Values education can be facilitated and the lessons significantly magnified with challenging outdoor adventure activities. Involving youth in outdoor actives such as swimming, kayaking, canoeing and rafting, ropes courses, climbing/rappelling, hiking, and even cave exploring sets a perfect stage for values education. There is, however, a caution that must be an absolute and uncompromised prerequisite. You must have the proper number of adults for the size of your group with the proper training, expertise and considerable qualifications, experience, and certification in leading these activities. Of equal importance, the participating youth must be pre-qualified for having the parental approval, health, physical ability, and requisite skills and age necessary for participation. Remember: be concerned about SAFETY first, last, and always!
With organizing, planning and facilitation, outdoor activities afford the opportunity for valuable lessons in acquiring the skills and values necessary for teamwork, problem solving, building trust, and decision making for the good of all constituents. Challenging outdoor experiences in an adventure context builds self-esteem and offers practical experience in leading and following.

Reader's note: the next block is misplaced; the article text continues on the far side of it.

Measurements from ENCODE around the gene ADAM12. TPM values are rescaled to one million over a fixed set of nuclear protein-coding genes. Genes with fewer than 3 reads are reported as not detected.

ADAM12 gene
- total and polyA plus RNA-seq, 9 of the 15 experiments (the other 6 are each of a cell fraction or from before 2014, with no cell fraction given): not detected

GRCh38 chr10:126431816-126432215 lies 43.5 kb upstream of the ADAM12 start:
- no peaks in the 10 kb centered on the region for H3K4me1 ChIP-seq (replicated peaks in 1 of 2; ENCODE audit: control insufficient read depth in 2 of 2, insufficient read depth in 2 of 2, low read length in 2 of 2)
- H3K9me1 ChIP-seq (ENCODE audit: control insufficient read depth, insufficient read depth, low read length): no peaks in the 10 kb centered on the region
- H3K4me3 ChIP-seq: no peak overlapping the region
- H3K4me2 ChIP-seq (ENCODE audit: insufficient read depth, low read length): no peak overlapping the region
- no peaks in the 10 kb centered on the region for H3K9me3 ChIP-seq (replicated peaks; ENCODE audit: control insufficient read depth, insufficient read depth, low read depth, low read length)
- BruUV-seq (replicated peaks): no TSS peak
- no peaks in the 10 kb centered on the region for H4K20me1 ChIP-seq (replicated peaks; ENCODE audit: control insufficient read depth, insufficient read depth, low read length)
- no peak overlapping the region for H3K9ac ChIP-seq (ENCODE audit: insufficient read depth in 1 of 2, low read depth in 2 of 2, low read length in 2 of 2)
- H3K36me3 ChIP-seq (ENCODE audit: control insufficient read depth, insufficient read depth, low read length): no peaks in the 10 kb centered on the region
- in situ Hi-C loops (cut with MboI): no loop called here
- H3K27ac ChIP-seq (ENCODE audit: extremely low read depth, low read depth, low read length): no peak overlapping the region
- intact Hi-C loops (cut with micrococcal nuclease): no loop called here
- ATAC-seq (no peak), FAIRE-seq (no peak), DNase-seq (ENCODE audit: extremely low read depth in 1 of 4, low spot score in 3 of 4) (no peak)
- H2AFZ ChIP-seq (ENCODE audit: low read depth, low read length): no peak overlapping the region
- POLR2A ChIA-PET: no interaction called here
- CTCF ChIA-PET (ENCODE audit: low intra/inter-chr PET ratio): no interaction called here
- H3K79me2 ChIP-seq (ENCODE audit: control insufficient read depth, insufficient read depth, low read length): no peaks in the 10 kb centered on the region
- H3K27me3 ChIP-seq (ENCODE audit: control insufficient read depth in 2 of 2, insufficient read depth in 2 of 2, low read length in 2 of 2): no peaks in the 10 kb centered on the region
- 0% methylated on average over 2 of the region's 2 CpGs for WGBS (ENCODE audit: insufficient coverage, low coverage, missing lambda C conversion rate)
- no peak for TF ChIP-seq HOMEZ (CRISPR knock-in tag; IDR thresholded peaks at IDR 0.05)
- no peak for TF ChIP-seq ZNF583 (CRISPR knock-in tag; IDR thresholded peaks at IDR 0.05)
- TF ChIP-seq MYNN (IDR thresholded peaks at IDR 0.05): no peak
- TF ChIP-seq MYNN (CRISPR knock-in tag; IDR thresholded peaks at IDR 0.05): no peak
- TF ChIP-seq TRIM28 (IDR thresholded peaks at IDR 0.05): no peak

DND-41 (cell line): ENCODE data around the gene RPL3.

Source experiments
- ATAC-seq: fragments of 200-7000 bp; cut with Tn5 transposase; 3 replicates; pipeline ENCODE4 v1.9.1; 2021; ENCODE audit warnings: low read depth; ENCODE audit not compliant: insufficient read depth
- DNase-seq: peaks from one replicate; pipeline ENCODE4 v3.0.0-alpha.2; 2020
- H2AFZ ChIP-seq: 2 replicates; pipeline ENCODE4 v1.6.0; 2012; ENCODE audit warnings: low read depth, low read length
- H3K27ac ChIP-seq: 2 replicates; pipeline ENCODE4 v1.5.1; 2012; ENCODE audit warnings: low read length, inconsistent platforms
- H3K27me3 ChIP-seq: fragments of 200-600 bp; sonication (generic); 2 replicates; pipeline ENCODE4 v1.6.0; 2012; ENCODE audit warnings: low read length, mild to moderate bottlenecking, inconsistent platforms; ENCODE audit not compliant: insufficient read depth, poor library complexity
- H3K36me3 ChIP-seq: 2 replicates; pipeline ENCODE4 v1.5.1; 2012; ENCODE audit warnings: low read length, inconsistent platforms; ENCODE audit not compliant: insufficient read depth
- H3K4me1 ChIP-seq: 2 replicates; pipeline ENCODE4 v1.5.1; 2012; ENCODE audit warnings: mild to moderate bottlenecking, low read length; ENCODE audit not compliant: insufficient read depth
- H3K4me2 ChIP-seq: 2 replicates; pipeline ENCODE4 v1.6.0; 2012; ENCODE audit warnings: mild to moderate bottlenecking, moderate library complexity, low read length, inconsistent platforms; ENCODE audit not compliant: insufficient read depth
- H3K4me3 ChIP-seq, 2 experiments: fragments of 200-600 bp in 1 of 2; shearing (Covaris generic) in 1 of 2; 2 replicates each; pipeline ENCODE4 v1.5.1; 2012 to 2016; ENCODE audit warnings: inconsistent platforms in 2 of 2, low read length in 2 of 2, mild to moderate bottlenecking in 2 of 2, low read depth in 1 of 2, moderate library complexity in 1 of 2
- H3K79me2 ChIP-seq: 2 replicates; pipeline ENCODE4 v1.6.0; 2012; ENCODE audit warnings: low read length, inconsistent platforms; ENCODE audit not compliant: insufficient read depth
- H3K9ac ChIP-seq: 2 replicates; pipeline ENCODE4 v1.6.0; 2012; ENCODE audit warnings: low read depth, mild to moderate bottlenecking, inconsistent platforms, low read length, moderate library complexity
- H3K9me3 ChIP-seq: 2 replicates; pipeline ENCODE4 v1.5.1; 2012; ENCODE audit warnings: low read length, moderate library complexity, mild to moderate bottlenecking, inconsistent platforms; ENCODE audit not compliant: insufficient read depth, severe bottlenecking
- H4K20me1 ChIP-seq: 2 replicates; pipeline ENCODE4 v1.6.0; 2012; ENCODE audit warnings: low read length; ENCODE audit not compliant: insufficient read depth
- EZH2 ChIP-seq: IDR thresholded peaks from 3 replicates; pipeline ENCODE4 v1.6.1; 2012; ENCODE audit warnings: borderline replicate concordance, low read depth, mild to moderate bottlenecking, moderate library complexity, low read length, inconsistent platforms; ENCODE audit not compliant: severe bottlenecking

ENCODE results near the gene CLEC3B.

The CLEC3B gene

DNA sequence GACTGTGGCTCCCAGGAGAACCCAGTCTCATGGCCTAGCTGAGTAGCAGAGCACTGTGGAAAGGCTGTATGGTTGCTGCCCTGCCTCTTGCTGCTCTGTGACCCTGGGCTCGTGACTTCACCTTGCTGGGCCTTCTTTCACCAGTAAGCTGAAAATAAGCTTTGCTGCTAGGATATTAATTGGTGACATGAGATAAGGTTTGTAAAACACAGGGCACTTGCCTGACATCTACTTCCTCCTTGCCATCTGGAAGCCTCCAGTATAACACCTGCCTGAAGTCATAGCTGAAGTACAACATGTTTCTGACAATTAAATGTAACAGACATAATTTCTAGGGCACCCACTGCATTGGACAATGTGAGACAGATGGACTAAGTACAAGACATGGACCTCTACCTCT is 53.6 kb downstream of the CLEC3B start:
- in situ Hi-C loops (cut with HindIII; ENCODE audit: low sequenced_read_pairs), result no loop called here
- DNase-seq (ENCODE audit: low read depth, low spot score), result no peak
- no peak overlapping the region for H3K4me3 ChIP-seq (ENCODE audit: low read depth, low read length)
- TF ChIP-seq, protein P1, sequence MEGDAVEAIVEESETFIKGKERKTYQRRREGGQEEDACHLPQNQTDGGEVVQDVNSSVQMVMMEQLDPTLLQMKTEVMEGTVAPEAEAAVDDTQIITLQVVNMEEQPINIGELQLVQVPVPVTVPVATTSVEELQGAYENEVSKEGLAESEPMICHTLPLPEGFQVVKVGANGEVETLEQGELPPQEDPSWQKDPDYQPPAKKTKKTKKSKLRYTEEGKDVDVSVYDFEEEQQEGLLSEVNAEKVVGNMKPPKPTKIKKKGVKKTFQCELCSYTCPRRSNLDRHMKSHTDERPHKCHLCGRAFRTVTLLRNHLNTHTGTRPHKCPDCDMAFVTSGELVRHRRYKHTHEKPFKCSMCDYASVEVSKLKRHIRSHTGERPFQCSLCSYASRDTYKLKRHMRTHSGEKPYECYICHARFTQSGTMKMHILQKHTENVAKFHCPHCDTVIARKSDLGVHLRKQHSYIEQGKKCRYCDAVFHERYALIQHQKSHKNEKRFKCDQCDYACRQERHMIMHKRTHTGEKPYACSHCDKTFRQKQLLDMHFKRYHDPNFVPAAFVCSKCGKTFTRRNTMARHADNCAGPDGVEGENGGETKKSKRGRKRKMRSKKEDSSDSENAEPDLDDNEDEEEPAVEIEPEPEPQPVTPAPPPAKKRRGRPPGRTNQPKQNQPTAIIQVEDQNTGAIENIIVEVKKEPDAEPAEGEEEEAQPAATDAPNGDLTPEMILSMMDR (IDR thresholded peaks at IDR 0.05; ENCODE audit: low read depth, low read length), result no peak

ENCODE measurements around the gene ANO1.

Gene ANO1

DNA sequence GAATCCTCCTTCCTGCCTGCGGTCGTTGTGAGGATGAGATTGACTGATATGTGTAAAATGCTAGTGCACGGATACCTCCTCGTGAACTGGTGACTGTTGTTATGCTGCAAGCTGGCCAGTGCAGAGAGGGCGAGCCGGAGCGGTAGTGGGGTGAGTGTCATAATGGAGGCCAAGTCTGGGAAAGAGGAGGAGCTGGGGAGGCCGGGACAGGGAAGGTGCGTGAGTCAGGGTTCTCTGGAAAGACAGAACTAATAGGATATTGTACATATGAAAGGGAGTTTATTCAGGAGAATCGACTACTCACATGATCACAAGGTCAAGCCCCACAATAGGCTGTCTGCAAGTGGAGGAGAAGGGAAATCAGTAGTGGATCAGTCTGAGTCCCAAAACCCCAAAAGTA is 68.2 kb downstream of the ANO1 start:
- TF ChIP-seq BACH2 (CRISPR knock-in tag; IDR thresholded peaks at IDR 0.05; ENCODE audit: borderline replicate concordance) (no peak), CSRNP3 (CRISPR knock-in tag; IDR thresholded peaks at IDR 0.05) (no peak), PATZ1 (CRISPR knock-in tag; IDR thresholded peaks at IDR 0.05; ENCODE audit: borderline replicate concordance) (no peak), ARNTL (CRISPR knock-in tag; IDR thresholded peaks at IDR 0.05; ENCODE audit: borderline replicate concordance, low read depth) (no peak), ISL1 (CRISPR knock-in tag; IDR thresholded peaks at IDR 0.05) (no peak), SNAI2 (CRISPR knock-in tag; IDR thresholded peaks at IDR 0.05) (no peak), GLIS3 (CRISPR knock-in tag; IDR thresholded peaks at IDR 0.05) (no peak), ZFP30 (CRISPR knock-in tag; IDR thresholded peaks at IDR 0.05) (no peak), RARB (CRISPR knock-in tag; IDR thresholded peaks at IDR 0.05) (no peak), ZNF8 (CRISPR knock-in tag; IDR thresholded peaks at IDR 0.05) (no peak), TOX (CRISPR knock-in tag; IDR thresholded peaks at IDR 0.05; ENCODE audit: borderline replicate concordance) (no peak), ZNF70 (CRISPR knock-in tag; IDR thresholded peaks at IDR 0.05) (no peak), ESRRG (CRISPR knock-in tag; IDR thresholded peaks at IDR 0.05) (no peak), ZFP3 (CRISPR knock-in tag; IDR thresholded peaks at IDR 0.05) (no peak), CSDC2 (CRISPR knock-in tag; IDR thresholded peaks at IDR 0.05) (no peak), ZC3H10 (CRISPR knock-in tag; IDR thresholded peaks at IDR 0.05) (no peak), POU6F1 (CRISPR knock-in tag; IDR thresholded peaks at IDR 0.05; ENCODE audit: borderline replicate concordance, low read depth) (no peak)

Youthful participants can observe the characteristics of successful leadership and/or "followership" in these adventure challenges, and with proper oversight, be involved in the decision-making and execution of the resulting plan of action. This approach teaches the importance of doing your share because others are dependant on you, accepting full ownership of what is required, and doing it to the best of your ability for the benefit of all. Thus, delegating a "teamwork share" of the Responsibility is an excellent way to teach youth to contribute by taking their share of ownership of the action plan. It also helps them grow and develop teamwork and leadership skills in the process.
Old Kia Kima and later KKSR had a rich tradition of using these challenging outdoor adventure activities as a backdrop, learning catalyst, and magnifier for teaching Values. In the process, they also afforded a rich opportunity for developing teamwork, leadership skills, enhancing interpersonal skills, and engaging in and learning group problem solving skills. When the character education of our youth is moved from the classroom to the outdoors, not only do they acquire new skills and abilities, they gain immensely from enhanced self-confidence. Most importantly, they learn to trust and believe in themselves, and their newly acquired skills and abilities propel them into a willingness to take on new goals and life challenges.